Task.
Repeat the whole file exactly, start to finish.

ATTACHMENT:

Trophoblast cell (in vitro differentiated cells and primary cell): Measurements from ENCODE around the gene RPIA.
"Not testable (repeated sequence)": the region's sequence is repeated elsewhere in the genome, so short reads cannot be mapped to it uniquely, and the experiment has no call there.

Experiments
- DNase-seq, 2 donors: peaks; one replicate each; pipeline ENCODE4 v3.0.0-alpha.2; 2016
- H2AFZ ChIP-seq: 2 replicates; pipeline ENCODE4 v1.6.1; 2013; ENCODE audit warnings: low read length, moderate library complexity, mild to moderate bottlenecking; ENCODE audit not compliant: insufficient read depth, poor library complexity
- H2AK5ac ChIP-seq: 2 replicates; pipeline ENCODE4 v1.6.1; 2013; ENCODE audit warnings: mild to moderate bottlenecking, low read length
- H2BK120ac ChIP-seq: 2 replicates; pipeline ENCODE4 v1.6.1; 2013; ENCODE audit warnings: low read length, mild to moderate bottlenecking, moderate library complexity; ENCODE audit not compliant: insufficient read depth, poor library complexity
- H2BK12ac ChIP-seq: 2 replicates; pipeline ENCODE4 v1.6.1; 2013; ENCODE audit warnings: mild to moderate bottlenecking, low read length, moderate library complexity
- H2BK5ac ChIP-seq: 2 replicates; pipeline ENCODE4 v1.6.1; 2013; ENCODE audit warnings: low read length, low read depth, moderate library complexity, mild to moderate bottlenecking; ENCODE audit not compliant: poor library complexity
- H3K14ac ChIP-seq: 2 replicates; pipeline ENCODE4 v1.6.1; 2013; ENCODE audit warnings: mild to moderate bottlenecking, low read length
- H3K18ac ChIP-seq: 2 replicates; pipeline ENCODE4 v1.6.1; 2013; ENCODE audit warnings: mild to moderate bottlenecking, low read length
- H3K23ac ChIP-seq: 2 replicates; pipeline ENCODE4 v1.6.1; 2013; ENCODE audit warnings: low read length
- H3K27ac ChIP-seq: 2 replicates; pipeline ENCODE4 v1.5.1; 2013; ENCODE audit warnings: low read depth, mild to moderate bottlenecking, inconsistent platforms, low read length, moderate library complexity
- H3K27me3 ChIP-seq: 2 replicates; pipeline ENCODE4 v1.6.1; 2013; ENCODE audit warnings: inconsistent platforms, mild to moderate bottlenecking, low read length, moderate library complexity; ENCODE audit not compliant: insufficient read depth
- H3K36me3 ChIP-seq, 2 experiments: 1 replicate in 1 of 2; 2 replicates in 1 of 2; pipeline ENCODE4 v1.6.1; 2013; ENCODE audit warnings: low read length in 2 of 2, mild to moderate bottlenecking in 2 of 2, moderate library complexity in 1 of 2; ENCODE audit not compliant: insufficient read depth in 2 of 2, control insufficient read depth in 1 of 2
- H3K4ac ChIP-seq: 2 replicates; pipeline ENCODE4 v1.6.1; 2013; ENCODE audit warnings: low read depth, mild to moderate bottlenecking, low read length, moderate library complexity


Trophoblast cell (in vitro differentiated cells and primary cell): Measurements from ENCODE around the gene RPIA.
"Not testable (repeated sequence)": the region's sequence is repeated elsewhere in the genome, so short reads cannot be mapped to it uniquely, and the experiment has no call there.

Experiments
- DNase-seq, 2 donors: peaks; one replicate each; pipeline ENCODE4 v3.0.0-alpha.2; 2016
- H2AFZ ChIP-seq: 2 replicates; pipeline ENCODE4 v1.6.1; 2013; ENCODE audit warnings: low read length, moderate library complexity, mild to moderate bottlenecking; ENCODE audit not compliant: insufficient read depth, poor library complexity
- H2AK5ac ChIP-seq: 2 replicates; pipeline ENCODE4 v1.6.1; 2013; ENCODE audit warnings: mild to moderate bottlenecking, low read length
- H2BK120ac ChIP-seq: 2 replicates; pipeline ENCODE4 v1.6.1; 2013; ENCODE audit warnings: low read length, mild to moderate bottlenecking, moderate library complexity; ENCODE audit not compliant: insufficient read depth, poor library complexity
- H2BK12ac ChIP-seq: 2 replicates; pipeline ENCODE4 v1.6.1; 2013; ENCODE audit warnings: mild to moderate bottlenecking, low read length, moderate library complexity
- H2BK5ac ChIP-seq: 2 replicates; pipeline ENCODE4 v1.6.1; 2013; ENCODE audit warnings: low read length, low read depth, moderate library complexity, mild to moderate bottlenecking; ENCODE audit not compliant: poor library complexity
- H3K14ac ChIP-seq: 2 replicates; pipeline ENCODE4 v1.6.1; 2013; ENCODE audit warnings: mild to moderate bottlenecking, low read length
- H3K18ac ChIP-seq: 2 replicates; pipeline ENCODE4 v1.6.1; 2013; ENCODE audit warnings: mild to moderate bottlenecking, low read length
- H3K23ac ChIP-seq: 2 replicates; pipeline ENCODE4 v1.6.1; 2013; ENCODE audit warnings: low read length
- H3K27ac ChIP-seq: 2 replicates; pipeline ENCODE4 v1.5.1; 2013; ENCODE audit warnings: low read depth, mild to moderate bottlenecking, inconsistent platforms, low read length, moderate library complexity
- H3K27me3 ChIP-seq: 2 replicates; pipeline ENCODE4 v1.6.1; 2013; ENCODE audit warnings: inconsistent platforms, mild to moderate bottlenecking, low read length, moderate library complexity; ENCODE audit not compliant: insufficient read depth
- H3K36me3 ChIP-seq, 2 experiments: 1 replicate in 1 of 2; 2 replicates in 1 of 2; pipeline ENCODE4 v1.6.1; 2013; ENCODE audit warnings: low read length in 2 of 2, mild to moderate bottlenecking in 2 of 2, moderate library complexity in 1 of 2; ENCODE audit not compliant: insufficient read depth in 2 of 2, control insufficient read depth in 1 of 2
- H3K4ac ChIP-seq: 2 replicates; pipeline ENCODE4 v1.6.1; 2013; ENCODE audit warnings: low read depth, mild to moderate bottlenecking, low read length, moderate library complexity